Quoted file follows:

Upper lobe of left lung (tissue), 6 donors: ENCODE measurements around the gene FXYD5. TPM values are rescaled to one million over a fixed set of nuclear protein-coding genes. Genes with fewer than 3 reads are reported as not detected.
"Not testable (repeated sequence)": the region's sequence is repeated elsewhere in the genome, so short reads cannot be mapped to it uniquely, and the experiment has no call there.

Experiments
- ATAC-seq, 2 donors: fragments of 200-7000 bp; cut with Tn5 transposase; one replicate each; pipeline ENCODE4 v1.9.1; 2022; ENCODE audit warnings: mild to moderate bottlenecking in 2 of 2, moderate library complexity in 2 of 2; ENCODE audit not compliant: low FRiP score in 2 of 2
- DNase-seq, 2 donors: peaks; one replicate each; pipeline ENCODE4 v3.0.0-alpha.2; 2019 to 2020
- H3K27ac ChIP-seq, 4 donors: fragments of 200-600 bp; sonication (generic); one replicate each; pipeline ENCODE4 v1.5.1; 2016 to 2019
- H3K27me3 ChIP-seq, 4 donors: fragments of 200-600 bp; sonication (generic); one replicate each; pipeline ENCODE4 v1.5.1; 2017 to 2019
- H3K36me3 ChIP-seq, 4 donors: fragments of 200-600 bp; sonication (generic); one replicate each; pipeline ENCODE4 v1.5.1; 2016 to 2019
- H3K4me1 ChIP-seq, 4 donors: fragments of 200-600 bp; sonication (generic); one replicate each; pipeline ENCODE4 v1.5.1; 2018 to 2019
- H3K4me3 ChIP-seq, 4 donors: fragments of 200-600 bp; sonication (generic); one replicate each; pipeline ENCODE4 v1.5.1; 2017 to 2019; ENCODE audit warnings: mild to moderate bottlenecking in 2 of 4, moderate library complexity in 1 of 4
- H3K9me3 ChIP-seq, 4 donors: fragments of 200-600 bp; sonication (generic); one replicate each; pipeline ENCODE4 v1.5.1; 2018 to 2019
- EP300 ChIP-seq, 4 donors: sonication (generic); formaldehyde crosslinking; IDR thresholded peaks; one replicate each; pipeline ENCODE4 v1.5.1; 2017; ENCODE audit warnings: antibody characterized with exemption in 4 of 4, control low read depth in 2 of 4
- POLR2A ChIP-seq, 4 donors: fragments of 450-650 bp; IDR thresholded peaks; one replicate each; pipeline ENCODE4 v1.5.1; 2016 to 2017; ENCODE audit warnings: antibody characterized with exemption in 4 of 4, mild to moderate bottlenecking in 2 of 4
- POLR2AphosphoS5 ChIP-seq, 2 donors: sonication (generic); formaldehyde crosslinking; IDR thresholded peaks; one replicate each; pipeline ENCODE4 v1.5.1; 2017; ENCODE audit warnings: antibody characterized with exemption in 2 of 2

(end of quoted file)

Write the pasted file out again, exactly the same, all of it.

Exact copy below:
Upper lobe of left lung (tissue), 6 donors: ENCODE measurements around the gene FXYD5. TPM values are rescaled to one million over a fixed set of nuclear protein-coding genes. Genes with fewer than 3 reads are reported as not detected.
"Not testable (repeated sequence)": the region's sequence is repeated elsewhere in the genome, so short reads cannot be mapped to it uniquely, and the experiment has no call there.

Experiments
- ATAC-seq, 2 donors: fragments of 200-7000 bp; cut with Tn5 transposase; one replicate each; pipeline ENCODE4 v1.9.1; 2022; ENCODE audit warnings: mild to moderate bottlenecking in 2 of 2, moderate library complexity in 2 of 2; ENCODE audit not compliant: low FRiP score in 2 of 2
- DNase-seq, 2 donors: peaks; one replicate each; pipeline ENCODE4 v3.0.0-alpha.2; 2019 to 2020
- H3K27ac ChIP-seq, 4 donors: fragments of 200-600 bp; sonication (generic); one replicate each; pipeline ENCODE4 v1.5.1; 2016 to 2019
- H3K27me3 ChIP-seq, 4 donors: fragments of 200-600 bp; sonication (generic); one replicate each; pipeline ENCODE4 v1.5.1; 2017 to 2019
- H3K36me3 ChIP-seq, 4 donors: fragments of 200-600 bp; sonication (generic); one replicate each; pipeline ENCODE4 v1.5.1; 2016 to 2019
- H3K4me1 ChIP-seq, 4 donors: fragments of 200-600 bp; sonication (generic); one replicate each; pipeline ENCODE4 v1.5.1; 2018 to 2019
- H3K4me3 ChIP-seq, 4 donors: fragments of 200-600 bp; sonication (generic); one replicate each; pipeline ENCODE4 v1.5.1; 2017 to 2019; ENCODE audit warnings: mild to moderate bottlenecking in 2 of 4, moderate library complexity in 1 of 4
- H3K9me3 ChIP-seq, 4 donors: fragments of 200-600 bp; sonication (generic); one replicate each; pipeline ENCODE4 v1.5.1; 2018 to 2019
- EP300 ChIP-seq, 4 donors: sonication (generic); formaldehyde crosslinking; IDR thresholded peaks; one replicate each; pipeline ENCODE4 v1.5.1; 2017; ENCODE audit warnings: antibody characterized with exemption in 4 of 4, control low read depth in 2 of 4
- POLR2A ChIP-seq, 4 donors: fragments of 450-650 bp; IDR thresholded peaks; one replicate each; pipeline ENCODE4 v1.5.1; 2016 to 2017; ENCODE audit warnings: antibody characterized with exemption in 4 of 4, mild to moderate bottlenecking in 2 of 4
- POLR2AphosphoS5 ChIP-seq, 2 donors: sonication (generic); formaldehyde crosslinking; IDR thresholded peaks; one replicate each; pipeline ENCODE4 v1.5.1; 2017; ENCODE audit warnings: antibody characterized with exemption in 2 of 2